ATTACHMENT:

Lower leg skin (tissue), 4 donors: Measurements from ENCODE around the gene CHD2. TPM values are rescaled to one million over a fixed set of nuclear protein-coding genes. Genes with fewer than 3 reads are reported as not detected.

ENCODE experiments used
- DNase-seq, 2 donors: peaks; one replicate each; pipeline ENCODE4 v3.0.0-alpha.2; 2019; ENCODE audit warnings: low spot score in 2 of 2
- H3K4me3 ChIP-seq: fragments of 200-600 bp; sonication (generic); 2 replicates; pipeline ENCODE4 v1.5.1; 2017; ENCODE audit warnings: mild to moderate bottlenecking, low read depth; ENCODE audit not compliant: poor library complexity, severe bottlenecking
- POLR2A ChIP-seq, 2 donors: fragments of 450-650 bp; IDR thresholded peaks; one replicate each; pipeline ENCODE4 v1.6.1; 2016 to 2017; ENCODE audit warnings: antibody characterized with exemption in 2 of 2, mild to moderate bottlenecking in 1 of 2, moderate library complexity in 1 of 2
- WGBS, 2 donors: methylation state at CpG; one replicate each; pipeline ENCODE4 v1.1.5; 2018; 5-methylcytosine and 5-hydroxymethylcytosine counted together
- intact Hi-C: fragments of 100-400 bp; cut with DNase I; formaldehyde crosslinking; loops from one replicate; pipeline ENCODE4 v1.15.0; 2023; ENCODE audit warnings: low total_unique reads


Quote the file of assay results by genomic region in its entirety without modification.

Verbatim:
Lower leg skin (tissue), 4 donors: Measurements from ENCODE around the gene CHD2. TPM values are rescaled to one million over a fixed set of nuclear protein-coding genes. Genes with fewer than 3 reads are reported as not detected.

ENCODE experiments used
- DNase-seq, 2 donors: peaks; one replicate each; pipeline ENCODE4 v3.0.0-alpha.2; 2019; ENCODE audit warnings: low spot score in 2 of 2
- H3K4me3 ChIP-seq: fragments of 200-600 bp; sonication (generic); 2 replicates; pipeline ENCODE4 v1.5.1; 2017; ENCODE audit warnings: mild to moderate bottlenecking, low read depth; ENCODE audit not compliant: poor library complexity, severe bottlenecking
- POLR2A ChIP-seq, 2 donors: fragments of 450-650 bp; IDR thresholded peaks; one replicate each; pipeline ENCODE4 v1.6.1; 2016 to 2017; ENCODE audit warnings: antibody characterized with exemption in 2 of 2, mild to moderate bottlenecking in 1 of 2, moderate library complexity in 1 of 2
- WGBS, 2 donors: methylation state at CpG; one replicate each; pipeline ENCODE4 v1.1.5; 2018; 5-methylcytosine and 5-hydroxymethylcytosine counted together
- intact Hi-C: fragments of 100-400 bp; cut with DNase I; formaldehyde crosslinking; loops from one replicate; pipeline ENCODE4 v1.15.0; 2023; ENCODE audit warnings: low total_unique reads